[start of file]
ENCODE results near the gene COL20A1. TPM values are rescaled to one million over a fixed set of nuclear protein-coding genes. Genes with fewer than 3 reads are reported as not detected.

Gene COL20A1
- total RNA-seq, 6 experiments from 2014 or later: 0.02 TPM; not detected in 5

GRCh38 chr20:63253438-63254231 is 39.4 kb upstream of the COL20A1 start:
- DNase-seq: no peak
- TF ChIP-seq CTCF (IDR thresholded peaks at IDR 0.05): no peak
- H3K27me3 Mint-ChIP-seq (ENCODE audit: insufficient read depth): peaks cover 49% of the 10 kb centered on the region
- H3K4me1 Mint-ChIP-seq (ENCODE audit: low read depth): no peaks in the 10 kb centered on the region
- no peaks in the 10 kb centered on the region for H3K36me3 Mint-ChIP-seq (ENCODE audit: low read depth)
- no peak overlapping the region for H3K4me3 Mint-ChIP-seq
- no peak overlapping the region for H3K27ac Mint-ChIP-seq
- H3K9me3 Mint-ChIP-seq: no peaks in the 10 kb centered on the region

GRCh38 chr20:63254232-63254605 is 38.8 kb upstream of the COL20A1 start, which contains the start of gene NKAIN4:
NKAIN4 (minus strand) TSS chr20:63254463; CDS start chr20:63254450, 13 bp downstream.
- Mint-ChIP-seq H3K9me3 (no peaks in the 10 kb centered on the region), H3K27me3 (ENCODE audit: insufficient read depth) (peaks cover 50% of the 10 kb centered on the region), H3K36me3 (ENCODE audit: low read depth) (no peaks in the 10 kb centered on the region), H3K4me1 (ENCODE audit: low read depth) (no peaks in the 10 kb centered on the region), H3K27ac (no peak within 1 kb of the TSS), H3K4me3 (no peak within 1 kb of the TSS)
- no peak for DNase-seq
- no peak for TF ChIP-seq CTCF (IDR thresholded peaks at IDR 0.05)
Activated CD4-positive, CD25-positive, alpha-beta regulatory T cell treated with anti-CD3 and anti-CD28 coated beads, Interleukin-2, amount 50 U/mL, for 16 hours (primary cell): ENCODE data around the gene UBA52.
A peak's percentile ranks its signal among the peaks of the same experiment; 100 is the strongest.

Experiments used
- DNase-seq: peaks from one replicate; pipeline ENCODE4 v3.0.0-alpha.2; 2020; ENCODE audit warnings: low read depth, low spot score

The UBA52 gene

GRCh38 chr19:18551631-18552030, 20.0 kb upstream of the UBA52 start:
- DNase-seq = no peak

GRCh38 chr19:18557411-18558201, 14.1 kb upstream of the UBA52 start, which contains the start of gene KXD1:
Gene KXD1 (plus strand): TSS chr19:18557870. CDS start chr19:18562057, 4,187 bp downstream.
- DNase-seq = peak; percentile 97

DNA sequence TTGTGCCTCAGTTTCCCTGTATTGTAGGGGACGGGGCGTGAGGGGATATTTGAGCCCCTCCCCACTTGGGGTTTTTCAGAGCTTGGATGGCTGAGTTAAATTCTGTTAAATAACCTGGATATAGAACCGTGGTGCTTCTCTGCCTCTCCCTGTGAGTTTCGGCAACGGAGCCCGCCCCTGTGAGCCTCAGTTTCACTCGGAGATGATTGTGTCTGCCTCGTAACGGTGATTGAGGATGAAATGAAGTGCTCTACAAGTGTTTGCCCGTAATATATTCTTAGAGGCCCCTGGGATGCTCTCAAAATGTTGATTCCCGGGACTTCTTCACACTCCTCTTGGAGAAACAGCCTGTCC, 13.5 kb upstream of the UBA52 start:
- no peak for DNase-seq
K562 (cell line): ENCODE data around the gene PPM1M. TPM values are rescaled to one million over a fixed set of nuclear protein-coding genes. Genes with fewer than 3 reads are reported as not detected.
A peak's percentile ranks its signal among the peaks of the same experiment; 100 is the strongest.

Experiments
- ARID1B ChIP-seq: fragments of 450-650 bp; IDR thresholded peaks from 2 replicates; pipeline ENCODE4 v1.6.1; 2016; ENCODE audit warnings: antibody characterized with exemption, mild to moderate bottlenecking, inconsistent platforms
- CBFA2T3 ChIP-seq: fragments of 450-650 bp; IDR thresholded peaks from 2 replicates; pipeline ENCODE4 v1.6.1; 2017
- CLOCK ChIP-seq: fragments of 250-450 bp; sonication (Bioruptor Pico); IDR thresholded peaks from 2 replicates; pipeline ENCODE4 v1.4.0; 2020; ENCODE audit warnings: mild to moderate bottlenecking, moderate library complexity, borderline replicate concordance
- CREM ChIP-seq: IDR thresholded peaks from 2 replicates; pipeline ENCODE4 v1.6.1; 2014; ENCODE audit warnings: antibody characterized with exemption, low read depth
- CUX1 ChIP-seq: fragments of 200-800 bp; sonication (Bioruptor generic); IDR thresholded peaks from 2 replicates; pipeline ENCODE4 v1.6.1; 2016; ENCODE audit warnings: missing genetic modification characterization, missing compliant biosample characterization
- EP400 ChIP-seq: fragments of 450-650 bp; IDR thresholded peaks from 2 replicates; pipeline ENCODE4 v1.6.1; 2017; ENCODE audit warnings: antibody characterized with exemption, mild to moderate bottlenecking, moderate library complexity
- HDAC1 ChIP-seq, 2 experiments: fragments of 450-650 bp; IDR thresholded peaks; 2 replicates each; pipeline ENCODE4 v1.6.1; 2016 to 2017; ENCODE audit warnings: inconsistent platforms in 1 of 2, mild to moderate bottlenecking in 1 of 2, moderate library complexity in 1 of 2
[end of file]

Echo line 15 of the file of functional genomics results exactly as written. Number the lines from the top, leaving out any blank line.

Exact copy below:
- Mint-ChIP-seq H3K9me3 (no peaks in the 10 kb centered on the region), H3K27me3 (ENCODE audit: insufficient read depth) (peaks cover 50% of the 10 kb centered on the region), H3K36me3 (ENCODE audit: low read depth) (no peaks in the 10 kb centered on the region), H3K4me1 (ENCODE audit: low read depth) (no peaks in the 10 kb centered on the region), H3K27ac (no peak within 1 kb of the TSS), H3K4me3 (no peak within 1 kb of the TSS)